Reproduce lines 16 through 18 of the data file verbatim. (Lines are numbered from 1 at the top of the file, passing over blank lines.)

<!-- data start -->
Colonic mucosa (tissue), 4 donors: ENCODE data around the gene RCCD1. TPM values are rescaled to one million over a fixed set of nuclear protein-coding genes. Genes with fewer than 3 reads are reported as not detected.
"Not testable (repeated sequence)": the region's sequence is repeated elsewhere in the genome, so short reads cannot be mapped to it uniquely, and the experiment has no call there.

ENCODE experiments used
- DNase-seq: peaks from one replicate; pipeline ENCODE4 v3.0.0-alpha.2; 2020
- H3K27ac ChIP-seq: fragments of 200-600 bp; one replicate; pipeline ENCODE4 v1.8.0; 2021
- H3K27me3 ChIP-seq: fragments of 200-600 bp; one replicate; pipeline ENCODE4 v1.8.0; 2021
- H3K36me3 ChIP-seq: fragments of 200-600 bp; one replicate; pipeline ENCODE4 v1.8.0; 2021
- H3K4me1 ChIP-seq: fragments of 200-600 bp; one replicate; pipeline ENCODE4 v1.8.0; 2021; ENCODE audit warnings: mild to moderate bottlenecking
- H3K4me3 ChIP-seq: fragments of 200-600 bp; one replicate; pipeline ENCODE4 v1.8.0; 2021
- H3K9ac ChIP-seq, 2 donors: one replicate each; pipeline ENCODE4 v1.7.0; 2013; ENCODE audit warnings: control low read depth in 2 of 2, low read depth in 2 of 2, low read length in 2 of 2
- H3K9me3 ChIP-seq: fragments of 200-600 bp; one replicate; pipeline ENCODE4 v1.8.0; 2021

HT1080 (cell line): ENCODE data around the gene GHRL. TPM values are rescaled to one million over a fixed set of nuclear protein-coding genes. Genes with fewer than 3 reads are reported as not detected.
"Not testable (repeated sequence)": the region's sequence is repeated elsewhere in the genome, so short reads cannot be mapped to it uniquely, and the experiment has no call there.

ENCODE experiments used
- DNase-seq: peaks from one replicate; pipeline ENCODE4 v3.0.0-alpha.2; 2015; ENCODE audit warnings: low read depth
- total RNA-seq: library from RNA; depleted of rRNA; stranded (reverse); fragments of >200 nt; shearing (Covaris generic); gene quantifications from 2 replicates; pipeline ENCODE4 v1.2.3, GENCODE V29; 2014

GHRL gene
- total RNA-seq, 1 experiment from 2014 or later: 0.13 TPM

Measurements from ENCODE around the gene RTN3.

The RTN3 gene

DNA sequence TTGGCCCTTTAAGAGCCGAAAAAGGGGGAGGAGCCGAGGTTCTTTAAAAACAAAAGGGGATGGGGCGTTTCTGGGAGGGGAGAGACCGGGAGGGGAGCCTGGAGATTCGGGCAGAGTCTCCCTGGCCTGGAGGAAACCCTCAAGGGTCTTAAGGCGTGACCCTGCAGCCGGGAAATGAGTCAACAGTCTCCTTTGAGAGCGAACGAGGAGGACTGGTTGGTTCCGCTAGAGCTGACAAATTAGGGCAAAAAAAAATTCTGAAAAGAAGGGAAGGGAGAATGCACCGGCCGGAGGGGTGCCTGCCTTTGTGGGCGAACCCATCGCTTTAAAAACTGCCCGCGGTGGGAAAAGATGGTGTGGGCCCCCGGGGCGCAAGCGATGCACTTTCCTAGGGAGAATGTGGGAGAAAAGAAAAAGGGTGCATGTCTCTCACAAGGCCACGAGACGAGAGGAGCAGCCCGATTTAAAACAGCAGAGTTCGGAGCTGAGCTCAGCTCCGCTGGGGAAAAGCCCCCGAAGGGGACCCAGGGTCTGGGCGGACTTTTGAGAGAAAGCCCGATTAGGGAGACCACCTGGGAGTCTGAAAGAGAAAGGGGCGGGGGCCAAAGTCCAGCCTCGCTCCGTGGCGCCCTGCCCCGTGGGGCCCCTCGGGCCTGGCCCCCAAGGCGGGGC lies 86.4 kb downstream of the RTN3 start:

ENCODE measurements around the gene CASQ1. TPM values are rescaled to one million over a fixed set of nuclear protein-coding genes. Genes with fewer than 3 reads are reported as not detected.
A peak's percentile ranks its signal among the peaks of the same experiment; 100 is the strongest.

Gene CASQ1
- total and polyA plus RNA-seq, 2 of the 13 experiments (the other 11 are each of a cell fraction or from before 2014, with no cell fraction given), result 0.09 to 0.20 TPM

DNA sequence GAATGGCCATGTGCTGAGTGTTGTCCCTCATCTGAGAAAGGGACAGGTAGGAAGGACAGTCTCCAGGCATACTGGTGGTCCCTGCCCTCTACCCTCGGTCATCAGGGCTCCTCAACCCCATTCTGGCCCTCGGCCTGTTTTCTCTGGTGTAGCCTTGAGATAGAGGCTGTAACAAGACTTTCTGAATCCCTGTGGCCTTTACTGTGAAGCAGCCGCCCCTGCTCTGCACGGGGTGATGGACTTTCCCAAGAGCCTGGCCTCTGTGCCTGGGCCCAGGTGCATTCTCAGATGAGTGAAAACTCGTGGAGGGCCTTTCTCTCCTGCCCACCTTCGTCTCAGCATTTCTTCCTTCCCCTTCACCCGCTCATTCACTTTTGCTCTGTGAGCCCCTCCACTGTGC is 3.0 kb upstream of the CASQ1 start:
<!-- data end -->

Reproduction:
- total RNA-seq: library from RNA; depleted of rRNA; stranded (reverse); fragments of >200 nt; shearing (Covaris generic); gene quantifications from 2 replicates; pipeline ENCODE4 v1.2.3, GENCODE V29; 2014

GHRL gene
- total RNA-seq, 1 experiment from 2014 or later: 0.13 TPM